Allegations Make for Lively Student Discussion
David Zack, a social studies teacher at Mount Vernon High School here, recently wrapped up his lessons about Congress and the legislative process and began a unit on the U.S. presidency. Talk about good timing.
"We've been talking about this since it broke," Mr. Zack said of the allegations surrounding President Clinton and a former White House intern.
And so it is not unusual for Mr. Zack's sophomore government class to begin each day with a discussion of the latest news about the matter. One day last week, student opinions were divided.
"There's definitely something ethically messed up with Clinton," said 16-year-old Nick Bailey. He expressed disgust at reported claims that Mr. Clinton had carried on an affair in his White House offices.
"Ronald Reagan would never be caught in the Oval Office without a coat and tie," Mr. Bailey said.
But several students spoke up for the president, even while expressing discomfort about the allegations.
"Our society is based on that thin line between truth and lies," said 15-year-old Kelly Ercole. "I don't see why the media needs to keep meddling in his personal life."
Kathleen Thompson, 15, said she is upset that federal investigators and the media are "picking on him when he's trying to do his job."
But when she thinks about Mr. Clinton's alleged behavior, "I really want to slap him," she said.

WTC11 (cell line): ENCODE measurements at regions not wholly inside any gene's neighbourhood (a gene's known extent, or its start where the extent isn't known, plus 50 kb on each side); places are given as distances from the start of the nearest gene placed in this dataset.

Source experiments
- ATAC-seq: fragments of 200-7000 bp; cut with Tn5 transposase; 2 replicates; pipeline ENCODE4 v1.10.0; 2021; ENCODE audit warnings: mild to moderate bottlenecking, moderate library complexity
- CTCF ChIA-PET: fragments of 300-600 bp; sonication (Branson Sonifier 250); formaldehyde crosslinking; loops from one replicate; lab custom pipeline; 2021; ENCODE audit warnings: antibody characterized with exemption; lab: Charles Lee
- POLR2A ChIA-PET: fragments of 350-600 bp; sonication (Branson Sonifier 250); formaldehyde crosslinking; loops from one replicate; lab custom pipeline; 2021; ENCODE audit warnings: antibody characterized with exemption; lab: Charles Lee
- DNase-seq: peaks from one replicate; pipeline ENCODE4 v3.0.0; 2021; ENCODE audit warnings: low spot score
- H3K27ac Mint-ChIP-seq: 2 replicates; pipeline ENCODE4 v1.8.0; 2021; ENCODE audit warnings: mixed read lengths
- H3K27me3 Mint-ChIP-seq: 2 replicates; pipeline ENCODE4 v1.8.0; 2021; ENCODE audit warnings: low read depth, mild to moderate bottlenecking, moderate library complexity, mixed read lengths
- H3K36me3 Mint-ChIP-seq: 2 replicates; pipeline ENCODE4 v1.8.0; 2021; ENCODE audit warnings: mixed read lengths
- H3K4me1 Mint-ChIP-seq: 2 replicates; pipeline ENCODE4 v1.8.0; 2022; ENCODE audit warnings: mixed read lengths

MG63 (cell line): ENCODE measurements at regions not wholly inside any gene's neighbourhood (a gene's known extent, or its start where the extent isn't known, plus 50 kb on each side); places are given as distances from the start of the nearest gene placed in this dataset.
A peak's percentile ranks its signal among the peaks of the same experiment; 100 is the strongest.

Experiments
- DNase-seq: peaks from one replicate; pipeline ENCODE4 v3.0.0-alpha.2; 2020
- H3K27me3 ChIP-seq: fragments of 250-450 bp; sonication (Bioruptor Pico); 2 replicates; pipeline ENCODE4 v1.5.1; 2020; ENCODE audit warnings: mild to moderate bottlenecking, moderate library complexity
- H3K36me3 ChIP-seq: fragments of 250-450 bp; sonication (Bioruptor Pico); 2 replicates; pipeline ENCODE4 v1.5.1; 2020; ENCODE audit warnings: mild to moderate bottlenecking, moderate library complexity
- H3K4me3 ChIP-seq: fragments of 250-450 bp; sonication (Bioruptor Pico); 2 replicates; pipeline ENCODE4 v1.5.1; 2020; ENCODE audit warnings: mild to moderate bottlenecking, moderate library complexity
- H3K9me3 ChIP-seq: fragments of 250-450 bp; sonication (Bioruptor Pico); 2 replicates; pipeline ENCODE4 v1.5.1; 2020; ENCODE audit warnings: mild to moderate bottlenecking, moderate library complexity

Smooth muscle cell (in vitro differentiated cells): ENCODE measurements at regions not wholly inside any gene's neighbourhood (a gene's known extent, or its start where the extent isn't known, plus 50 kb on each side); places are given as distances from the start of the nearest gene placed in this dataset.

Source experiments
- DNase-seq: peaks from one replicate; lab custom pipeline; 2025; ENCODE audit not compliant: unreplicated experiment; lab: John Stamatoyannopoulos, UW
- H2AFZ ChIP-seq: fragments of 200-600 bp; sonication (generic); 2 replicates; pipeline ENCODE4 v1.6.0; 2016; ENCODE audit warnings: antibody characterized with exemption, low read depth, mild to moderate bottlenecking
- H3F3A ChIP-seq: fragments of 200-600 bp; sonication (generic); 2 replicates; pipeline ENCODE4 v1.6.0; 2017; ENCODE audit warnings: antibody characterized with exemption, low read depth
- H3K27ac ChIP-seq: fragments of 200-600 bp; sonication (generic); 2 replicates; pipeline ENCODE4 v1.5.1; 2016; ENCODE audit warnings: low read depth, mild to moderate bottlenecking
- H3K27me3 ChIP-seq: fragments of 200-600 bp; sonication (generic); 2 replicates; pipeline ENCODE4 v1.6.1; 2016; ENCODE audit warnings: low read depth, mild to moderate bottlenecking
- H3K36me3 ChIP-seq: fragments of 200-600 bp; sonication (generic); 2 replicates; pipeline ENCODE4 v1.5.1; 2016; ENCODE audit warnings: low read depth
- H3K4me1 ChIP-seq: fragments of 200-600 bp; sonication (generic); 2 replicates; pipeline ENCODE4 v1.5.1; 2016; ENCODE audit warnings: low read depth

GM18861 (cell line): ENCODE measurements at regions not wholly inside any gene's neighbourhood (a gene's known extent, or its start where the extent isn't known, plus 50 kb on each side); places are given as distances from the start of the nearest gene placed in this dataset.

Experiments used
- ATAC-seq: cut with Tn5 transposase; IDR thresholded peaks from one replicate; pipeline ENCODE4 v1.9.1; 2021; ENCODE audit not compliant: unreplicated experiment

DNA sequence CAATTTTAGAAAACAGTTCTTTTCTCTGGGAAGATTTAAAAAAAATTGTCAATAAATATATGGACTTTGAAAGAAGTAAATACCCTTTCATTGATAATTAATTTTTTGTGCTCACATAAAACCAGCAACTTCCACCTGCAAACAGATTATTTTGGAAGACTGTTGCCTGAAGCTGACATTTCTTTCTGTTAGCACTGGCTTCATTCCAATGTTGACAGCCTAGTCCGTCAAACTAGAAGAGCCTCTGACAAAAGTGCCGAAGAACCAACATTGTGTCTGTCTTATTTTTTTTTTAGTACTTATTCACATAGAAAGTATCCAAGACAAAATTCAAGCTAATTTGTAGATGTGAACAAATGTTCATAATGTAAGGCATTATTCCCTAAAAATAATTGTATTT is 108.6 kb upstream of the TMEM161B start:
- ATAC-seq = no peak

Mount Vernon High School, part of the 150,000-student Fairfax County, Va., district, is in a middle-class neighborhood barely a mile from George Washington's estate and just a short drive from the nation's capital.
Mr. Zack, 42, returned to classroom teaching four years ago after several years working for the Close Up Foundation, which coordinates visits to Washington by high school groups.
He said he tries to focus his presidency unit on such themes as presidential character and the paradoxes that surround the office. "We want the president to be a common man, yet we expect an uncommon performance," he said.
Mr. Zack also tries to keep the discussion on an intellectual plane. "We all watch [Jay] Leno, but we don't need to hear the jokes in class," he said.
The sophomores said they pay little attention to traditional news sources, such as newspapers, weekly magazines, and network TV broadcasts. Several said they had absorbed the details of the current allegations through the classroom discussions, from their parents, and even from late-night TV comics such as NBC's Mr. Leno.
"I get my news from Fox and from this class," said 15-year-old Kwame Yeboah-kankam.
Mr. Zack said the allegations make it that much more difficult to inspire young people to take interest in their roles as citizens.
"The hardest thing about teaching government now is breaking through the cynicism students have," he said. "Something like this just adds to it."